M110

M110

Messier 110 or M110 (also designated NGC 205) is a dwarf elliptical galaxy in the constellation Andromeda. It has an apparent visual magnitude of 8.5 and its angular diameter is 17x10 arc-minutes. M110 lies at an estimated distance of 2.9 million light years. The Equinox 2000 coordinates are RA= 00h 40.4m, Dec= +41° 41´ which makes M110 best seen during the autumn. The Messier Autumn Star Chart shows the position of all Messier objects visible during that season.

M110 is one of two elliptical satellite galaxies of the Great Andromeda Galaxy (M31) visible in the image above. M32 is the closer elliptical galaxy (along the lower edge of M31) while M110 is the more distant one (upper right of M31). Great Andromeda Galaxy (M31) itself is the brightest naked-eye spiral galaxy in the sky. M31, M32 and M110 are part of the Local Group of galaxies which includes our own Milky Way Galaxy, the Triangulum Galaxy (M33) and others.

The image above shows the uncropped view of M110, M31 and M32 through the Takahashi E-180 Astrograph (North is up). A 3x enlargement of this image centered on M110 appears to the right.

This dwarf elliptical galaxy was discovered by Messier in 1773. According to Stoyan et al. (2010), the distance of M110 is 2.57 million light years and its diameter is 16,000 light years. Its estimated mass is 10 billion solar masses.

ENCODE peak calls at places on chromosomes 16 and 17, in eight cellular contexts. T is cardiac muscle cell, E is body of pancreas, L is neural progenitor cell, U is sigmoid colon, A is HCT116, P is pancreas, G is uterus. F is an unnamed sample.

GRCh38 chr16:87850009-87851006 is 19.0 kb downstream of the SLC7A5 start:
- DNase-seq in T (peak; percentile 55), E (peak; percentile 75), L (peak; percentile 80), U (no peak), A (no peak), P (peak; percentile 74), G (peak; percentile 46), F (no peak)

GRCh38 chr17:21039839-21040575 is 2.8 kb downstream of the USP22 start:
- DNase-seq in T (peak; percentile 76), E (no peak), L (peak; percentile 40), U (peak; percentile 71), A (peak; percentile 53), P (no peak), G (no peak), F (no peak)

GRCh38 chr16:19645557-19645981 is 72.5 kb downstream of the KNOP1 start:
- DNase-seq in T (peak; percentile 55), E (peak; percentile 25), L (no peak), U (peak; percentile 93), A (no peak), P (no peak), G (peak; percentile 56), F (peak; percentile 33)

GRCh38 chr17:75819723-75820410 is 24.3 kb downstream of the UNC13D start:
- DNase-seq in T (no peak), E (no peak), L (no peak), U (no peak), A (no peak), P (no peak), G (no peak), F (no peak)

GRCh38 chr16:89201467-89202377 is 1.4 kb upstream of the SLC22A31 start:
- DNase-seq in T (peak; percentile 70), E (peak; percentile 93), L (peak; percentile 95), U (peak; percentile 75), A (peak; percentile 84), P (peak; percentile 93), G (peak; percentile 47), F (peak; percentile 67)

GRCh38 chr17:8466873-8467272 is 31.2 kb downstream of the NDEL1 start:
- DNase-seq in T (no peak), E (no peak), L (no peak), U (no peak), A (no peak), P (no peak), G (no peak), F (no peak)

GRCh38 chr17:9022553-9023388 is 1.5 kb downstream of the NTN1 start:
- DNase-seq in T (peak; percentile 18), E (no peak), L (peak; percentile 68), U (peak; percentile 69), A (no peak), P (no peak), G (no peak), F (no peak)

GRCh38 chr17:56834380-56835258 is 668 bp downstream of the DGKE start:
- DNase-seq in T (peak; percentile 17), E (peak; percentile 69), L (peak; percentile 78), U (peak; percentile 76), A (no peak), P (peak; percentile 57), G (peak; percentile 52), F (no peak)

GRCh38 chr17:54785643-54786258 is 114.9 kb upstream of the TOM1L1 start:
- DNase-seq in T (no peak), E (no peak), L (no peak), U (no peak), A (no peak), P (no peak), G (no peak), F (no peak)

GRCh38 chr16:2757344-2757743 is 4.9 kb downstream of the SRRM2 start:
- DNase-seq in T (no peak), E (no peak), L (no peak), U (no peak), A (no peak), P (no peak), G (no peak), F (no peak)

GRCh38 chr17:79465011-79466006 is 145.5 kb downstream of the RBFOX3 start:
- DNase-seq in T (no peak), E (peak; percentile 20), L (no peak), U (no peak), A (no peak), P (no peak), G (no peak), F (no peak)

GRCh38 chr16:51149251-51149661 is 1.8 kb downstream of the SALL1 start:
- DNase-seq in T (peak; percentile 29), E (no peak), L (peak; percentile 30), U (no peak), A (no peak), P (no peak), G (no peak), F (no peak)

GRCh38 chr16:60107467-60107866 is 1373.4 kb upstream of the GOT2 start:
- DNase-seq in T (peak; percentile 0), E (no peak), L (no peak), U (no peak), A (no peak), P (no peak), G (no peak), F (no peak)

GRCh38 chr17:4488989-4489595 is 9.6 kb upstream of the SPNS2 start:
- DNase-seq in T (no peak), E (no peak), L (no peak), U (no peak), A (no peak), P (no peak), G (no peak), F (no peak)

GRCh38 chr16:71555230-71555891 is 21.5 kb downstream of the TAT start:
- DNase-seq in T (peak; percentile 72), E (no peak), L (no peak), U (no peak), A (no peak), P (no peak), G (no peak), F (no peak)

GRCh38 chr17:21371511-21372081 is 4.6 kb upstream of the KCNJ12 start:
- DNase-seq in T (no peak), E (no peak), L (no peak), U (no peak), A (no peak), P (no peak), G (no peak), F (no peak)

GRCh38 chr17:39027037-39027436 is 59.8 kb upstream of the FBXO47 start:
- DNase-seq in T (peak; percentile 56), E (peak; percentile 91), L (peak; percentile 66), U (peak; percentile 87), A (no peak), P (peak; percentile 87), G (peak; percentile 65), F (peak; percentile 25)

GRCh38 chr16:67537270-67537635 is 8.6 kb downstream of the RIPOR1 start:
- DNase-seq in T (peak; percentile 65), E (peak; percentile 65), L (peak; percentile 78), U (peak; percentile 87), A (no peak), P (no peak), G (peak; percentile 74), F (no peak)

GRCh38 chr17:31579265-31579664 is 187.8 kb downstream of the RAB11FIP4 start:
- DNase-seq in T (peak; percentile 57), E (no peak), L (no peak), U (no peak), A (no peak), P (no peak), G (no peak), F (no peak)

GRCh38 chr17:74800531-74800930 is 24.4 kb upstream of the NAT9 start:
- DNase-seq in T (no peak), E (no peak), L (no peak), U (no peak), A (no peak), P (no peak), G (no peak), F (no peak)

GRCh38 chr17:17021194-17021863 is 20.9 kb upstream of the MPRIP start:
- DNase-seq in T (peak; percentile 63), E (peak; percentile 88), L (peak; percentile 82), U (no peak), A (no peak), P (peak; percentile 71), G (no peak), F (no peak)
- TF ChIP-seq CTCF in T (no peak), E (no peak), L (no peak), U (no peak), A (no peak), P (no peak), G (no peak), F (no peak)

For more information, see the Messier Catalog as well as specific entries for M110 in Wikipedia and SEDS.

Messier's Description of M110

Connaissance des Tems for 1801, Paris 1798, p. 461. Also published in Mélanges de l'Astronomie, Vol. 2, Paris 1798)
On August 10, [1773,] I examined, under a very good sky, the beautiful nebula of the girdle of Andromeda [M31], with my achromatic refractor, which I had made to magnify 68 times, for creating a drawing like the one of that in Orion [M42] (Mém. de l'acad. 1771, pag. 460). I saw that [nebula] which C. [Citizen] Legentil discovered on October 29, 1749 [M32]. I also saw a new, fainter one, placed north of the great [nebula], which was distant from it about 35' in right ascension and 24' in declination. It appeared to me amazing that this faint nebula has escaped [the discovery by] the astronomers and myself, since the discovery of the great [nebula] by Simon Marius in 1612, because when observing the great [nebula], the small is located in the same field [of view] of the telescope. I will give a drawing of that remarkable nebula in the girdle of Andromeda, with the two small which accompany it.

On a drawing of M31 and companions published 1807
`Messier 1773. Petite Nébuleuse, plus faible.' (Small nebula, very faint.)

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